Lisinopril Overdose

Over the last decade, angiotensin converting enzyme (ACE) inhibitors have assumed an increasingly prominent role in the treatment of hypertension and chronic heart failure, and in the reduction of cardiovascular risk. The number of different ACE inhibitors has also expanded, and their overall accessibility has increased. An ACE‐inhibitor overdose may cause severe hypotension; this has been reported after ingestion of Captopril, Enalapril, Lisinopril and Quinapril. Hypotension may be prolonged or fatal in severe cases. Patients with moderate to severe hypotension require close observation in a critical care environment, administration of intravenous fluids and inotropic support. Administration of intravenous angiotensin II may restore blood pressure where hypotension is refractory to other pressor agents, and Naloxone and Aminophylline have been effective in certain situations. Despite the potential to cause severe hypotension, the hemodynamic effects after an ACE‐inhibitor overdose are generally mild, and most patients do not require any specific treatment

Psychiatric Consultation in the ER

Evaluation of the mental health of patients with serious medical illness, formulation of their problems and diagnosis, and organization and implementation of an effective treatment plan involves complex clinical skills that require specialized training. In addition to the usual psychiatric examination, specialized knowledge about diagnosis, medicolegal issues, and psychotherapeutic and psychopharmacological interventions is necessary. In an ideal setting, there should be adequate staffing to provide psychiatric consultation 24 hours per day, throughout the year. Unfortunately though, available services vary substantially from institution to institution. In some large academic medical centers, the consultation service is comprised of a team of psychiatrists, psychologists, residents, fellows, nurses, social workers, and medical students. In others, the consultation service is staffed only by an attending psychiatrist, a psychologist, or a chaplain. Consultations are usually requested by physicians who are directly responsible for the care of the patient. Subsequently, the psychiatric specialist sees the patient. It should be appreciated that timing is a crucial variable for the effectiveness of psychiatric intervention. Early detection strategies for high-risk patients are very important for better care. Depending on the clinical setting, the psychiatrist may manage the case themselves, or delegate it to another mental health professional (under their supervision). After the initial consultation, a follow-up examination is conducted, and ongoing management is reviewed. Disposition planning follows. Some patients are determined to have no psychiatric disorders, while other patients require treatment in medical/surgical units, or in an inpatient psychiatric unit; yet others will benefit from outpatient psychiatric care.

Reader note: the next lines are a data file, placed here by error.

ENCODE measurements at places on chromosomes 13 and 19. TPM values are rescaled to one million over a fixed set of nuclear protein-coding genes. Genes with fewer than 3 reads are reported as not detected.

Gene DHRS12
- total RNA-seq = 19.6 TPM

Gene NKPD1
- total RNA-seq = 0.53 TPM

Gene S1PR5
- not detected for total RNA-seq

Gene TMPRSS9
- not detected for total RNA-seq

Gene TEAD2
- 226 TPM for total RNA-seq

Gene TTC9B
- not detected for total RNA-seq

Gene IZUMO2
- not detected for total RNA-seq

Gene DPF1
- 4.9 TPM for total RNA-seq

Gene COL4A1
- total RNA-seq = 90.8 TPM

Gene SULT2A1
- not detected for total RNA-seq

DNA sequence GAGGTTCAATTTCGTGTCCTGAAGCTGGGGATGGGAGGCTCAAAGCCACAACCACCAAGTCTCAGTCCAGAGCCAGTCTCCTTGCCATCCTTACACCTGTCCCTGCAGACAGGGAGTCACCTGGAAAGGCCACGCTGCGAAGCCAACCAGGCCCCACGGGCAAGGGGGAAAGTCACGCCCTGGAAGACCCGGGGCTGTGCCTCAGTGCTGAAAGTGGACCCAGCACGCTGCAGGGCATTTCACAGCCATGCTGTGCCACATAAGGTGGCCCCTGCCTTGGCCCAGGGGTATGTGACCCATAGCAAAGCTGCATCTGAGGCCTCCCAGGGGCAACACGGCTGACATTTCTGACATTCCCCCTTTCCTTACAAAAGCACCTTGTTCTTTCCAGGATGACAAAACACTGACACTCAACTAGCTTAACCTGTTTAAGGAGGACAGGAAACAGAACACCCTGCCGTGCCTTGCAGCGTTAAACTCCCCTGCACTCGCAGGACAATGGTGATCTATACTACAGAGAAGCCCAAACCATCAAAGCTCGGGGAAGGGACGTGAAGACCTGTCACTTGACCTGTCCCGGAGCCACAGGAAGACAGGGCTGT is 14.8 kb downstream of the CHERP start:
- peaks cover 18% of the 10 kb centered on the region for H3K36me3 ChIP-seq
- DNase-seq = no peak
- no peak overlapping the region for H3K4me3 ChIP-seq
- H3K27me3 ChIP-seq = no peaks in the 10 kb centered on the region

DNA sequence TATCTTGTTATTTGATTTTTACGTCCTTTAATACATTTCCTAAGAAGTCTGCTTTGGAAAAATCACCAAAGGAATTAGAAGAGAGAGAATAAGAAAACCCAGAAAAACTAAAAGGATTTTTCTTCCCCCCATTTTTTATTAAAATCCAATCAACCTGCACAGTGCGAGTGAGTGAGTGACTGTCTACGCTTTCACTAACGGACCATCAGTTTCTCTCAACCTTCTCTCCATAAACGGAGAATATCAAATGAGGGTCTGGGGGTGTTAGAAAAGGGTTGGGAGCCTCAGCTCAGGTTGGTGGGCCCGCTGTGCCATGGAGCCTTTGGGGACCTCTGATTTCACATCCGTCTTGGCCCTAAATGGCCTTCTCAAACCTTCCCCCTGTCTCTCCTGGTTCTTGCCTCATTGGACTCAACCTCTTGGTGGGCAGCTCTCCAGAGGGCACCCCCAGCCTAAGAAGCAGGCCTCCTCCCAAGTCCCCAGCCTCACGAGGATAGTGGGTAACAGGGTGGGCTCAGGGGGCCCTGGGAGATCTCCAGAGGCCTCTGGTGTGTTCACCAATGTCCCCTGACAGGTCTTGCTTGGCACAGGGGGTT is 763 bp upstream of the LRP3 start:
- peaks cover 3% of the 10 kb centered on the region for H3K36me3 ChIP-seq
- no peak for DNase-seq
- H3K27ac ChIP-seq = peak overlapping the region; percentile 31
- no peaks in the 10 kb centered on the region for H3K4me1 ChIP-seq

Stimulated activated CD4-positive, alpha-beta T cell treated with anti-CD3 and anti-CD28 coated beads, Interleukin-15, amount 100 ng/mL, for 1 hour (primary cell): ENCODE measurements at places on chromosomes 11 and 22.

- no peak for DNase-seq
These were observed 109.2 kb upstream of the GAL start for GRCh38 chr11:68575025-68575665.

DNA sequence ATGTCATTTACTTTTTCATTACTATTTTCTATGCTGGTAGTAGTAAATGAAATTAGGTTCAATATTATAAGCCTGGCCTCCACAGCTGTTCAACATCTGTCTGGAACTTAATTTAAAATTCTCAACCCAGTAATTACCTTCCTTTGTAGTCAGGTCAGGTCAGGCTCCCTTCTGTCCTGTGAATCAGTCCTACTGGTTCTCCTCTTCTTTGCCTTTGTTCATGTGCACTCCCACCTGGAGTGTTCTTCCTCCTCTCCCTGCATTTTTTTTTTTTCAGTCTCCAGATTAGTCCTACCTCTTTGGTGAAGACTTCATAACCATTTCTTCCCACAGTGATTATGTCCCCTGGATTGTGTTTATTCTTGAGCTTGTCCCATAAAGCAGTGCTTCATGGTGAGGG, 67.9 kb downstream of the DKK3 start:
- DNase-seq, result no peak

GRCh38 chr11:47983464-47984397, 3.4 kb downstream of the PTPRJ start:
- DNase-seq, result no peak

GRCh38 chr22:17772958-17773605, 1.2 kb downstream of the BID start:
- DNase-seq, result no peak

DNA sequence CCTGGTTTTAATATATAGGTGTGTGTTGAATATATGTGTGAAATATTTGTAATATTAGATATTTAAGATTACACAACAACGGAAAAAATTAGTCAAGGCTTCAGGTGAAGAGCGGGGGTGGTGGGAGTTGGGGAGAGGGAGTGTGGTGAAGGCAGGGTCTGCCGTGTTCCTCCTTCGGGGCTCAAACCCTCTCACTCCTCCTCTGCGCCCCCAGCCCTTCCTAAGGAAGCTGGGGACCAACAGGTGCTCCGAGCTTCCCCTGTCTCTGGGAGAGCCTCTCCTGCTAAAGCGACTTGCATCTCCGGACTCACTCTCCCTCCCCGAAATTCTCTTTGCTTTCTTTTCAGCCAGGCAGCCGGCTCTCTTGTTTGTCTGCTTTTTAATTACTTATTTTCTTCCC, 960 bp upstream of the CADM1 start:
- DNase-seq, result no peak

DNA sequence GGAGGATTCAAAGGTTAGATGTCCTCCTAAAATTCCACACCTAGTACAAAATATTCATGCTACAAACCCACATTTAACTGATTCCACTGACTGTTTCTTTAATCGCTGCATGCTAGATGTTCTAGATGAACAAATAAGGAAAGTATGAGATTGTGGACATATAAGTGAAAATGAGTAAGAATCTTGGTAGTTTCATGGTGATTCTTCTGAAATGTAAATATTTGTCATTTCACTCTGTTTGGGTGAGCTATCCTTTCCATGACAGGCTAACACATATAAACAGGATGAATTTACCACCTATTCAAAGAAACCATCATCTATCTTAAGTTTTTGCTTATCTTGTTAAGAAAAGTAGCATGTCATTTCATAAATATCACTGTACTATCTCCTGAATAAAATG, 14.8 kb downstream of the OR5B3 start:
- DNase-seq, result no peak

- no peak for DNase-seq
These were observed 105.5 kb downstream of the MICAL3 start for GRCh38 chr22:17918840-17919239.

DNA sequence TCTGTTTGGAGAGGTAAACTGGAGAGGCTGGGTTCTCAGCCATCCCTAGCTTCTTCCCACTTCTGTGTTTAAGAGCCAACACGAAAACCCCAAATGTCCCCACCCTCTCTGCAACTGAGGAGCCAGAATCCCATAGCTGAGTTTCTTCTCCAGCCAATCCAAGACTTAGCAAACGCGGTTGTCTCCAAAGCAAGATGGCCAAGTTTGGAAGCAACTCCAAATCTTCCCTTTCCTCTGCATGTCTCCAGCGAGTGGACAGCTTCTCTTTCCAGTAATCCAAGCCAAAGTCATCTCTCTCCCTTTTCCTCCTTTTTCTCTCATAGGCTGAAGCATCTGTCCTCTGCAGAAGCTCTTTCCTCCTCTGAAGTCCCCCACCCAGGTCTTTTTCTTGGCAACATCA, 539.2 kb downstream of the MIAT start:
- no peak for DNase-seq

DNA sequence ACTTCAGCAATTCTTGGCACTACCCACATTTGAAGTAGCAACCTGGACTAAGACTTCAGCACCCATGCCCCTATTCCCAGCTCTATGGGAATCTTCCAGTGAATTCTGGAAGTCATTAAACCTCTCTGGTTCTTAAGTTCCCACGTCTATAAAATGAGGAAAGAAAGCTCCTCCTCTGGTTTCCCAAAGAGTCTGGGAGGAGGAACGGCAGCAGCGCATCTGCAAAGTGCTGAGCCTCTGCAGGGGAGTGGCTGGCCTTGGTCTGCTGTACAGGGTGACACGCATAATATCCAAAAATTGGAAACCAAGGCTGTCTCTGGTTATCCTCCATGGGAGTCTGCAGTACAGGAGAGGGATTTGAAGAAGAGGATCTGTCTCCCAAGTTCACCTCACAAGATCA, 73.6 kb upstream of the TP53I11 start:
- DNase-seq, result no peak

Suicide Screening in the Emergency Department

Emergency departments (EDs) are increasingly recognized as an important component of suicide prevention. Studies indicate that an average of 412,000 ED visits per year in the USA are related to intentional self-harm or suicide attempts. Furthermore, although suicides are difficult to predict in the general population, ED patients presenting with risk factors such as substance abuse, or psychiatric disorders such as depression are a readily identifiable population at elevated risk for suicidal behavior. In addition, persons who present to EDs for non-mental health reasons have higher proportions of occult or silent suicide ideation. Despite this, many ED staff do not routinely screen for suicidal ideation or behavior; currently, the type and degree of screening is more based on provider and service characteristics rather than on patient characteristics.